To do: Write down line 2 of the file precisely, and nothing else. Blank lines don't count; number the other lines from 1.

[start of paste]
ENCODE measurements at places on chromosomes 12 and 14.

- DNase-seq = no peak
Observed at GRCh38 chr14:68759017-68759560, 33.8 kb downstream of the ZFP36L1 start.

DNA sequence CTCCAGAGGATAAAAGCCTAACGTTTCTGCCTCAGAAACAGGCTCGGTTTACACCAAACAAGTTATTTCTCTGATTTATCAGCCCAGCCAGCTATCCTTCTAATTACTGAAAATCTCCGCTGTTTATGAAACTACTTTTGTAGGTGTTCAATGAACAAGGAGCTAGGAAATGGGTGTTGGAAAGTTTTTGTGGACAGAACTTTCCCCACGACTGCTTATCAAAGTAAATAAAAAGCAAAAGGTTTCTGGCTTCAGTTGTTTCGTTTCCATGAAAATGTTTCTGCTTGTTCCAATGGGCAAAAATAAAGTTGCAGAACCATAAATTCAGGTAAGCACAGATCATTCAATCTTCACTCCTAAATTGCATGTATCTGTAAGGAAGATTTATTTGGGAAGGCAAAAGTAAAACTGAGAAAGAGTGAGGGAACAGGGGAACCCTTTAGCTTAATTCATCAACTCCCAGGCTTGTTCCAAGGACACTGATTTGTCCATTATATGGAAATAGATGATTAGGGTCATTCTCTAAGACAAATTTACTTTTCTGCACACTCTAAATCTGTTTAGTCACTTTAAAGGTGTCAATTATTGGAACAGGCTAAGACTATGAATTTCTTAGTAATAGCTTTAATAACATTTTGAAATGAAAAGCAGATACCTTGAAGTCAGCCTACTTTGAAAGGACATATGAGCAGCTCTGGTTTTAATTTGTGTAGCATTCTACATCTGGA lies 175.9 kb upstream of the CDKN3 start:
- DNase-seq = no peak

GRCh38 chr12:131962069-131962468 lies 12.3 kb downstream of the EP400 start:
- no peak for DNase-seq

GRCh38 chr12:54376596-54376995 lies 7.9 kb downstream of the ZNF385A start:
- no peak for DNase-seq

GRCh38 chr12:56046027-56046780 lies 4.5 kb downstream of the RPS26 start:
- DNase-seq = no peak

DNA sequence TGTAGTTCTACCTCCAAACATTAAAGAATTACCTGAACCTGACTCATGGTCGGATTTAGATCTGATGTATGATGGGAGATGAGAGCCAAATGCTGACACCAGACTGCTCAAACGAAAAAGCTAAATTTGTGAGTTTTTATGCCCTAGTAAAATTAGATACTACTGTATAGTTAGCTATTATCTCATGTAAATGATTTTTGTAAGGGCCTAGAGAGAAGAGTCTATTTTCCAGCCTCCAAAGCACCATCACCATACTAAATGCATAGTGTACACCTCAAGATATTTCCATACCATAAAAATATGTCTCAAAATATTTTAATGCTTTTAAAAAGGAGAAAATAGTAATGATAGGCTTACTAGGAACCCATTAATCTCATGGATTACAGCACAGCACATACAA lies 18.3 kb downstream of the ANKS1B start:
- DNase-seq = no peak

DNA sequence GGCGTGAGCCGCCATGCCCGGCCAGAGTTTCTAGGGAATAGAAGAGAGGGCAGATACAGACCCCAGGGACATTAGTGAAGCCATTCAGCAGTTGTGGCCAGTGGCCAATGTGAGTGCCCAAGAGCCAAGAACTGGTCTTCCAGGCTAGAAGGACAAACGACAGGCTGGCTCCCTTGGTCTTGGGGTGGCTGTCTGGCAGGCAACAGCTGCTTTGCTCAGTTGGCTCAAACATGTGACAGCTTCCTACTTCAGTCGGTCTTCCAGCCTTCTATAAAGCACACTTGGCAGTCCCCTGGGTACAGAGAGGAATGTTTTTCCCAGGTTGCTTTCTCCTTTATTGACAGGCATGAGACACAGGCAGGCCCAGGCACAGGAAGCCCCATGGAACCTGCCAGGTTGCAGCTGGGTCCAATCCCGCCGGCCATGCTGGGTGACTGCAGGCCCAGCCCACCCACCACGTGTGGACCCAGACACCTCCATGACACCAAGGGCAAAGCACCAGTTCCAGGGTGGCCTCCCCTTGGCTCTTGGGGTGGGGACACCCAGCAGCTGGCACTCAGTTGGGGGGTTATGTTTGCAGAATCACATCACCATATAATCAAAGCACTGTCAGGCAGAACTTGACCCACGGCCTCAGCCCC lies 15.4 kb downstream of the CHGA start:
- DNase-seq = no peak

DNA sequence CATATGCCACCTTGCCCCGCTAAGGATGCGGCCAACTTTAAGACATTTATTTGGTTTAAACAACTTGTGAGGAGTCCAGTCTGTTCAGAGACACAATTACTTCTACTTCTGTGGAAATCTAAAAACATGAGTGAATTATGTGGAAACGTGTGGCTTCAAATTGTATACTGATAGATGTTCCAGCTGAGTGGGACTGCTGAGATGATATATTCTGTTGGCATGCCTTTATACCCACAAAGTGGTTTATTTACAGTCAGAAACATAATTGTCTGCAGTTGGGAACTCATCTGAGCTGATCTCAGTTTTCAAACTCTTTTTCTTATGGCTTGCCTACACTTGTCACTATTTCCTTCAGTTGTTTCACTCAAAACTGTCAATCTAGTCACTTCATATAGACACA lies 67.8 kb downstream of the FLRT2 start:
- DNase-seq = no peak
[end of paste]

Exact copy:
- DNase-seq = no peak